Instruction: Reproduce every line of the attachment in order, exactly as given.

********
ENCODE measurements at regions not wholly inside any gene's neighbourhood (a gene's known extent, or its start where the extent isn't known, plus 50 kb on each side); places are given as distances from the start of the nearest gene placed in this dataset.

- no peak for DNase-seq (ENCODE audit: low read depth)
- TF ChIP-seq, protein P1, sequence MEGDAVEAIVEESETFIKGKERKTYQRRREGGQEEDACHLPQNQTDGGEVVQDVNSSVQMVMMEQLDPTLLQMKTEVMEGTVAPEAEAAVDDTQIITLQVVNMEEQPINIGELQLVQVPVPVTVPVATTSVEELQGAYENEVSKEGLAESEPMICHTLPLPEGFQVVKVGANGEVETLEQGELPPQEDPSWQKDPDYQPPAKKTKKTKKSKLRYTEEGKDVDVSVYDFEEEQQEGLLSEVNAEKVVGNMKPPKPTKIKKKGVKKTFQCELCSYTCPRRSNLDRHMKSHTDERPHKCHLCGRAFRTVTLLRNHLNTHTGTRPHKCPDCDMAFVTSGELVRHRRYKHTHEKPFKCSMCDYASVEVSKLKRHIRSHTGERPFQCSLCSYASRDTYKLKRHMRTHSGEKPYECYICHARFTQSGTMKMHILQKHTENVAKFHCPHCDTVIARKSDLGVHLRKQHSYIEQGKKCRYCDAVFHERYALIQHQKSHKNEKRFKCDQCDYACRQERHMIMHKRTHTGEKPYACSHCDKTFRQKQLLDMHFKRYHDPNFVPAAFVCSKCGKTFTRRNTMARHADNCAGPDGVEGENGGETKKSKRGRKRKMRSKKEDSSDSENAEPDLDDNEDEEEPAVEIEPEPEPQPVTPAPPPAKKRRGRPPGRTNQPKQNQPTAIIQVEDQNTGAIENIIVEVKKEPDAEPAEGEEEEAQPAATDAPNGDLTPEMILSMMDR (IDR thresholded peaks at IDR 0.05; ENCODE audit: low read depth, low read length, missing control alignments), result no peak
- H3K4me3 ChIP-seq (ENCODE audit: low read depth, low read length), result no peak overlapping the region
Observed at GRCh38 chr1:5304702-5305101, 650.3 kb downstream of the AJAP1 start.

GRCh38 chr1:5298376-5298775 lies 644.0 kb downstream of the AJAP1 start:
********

ENCODE measurements at regions not wholly inside any gene's neighbourhood (a gene's known extent, or its start where the extent isn't known, plus 50 kb on each side); places are given as distances from the start of the nearest gene placed in this dataset.

- no peak for DNase-seq (ENCODE audit: low read depth)
- TF ChIP-seq, protein P1, sequence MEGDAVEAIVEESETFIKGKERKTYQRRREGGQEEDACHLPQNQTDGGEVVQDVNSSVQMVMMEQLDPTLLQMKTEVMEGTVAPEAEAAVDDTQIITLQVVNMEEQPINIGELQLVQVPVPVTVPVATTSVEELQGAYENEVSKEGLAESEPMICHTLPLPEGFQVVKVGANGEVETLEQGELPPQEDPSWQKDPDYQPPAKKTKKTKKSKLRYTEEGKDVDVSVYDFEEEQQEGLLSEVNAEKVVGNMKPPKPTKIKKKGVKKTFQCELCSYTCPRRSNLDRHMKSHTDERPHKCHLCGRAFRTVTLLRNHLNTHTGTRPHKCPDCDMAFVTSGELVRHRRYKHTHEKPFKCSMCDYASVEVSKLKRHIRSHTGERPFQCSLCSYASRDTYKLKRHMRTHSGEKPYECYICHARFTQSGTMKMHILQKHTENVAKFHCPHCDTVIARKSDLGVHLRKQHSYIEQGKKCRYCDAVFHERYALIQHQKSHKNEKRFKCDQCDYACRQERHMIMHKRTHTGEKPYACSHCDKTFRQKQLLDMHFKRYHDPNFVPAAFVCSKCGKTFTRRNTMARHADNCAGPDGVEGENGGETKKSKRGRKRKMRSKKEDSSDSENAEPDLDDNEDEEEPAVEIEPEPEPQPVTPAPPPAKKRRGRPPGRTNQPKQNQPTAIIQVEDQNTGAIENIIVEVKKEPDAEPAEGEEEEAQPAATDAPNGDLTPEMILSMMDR (IDR thresholded peaks at IDR 0.05; ENCODE audit: low read depth, low read length, missing control alignments), result no peak
- H3K4me3 ChIP-seq (ENCODE audit: low read depth, low read length), result no peak overlapping the region
Observed at GRCh38 chr1:5304702-5305101, 650.3 kb downstream of the AJAP1 start.

GRCh38 chr1:5298376-5298775 lies 644.0 kb downstream of the AJAP1 start: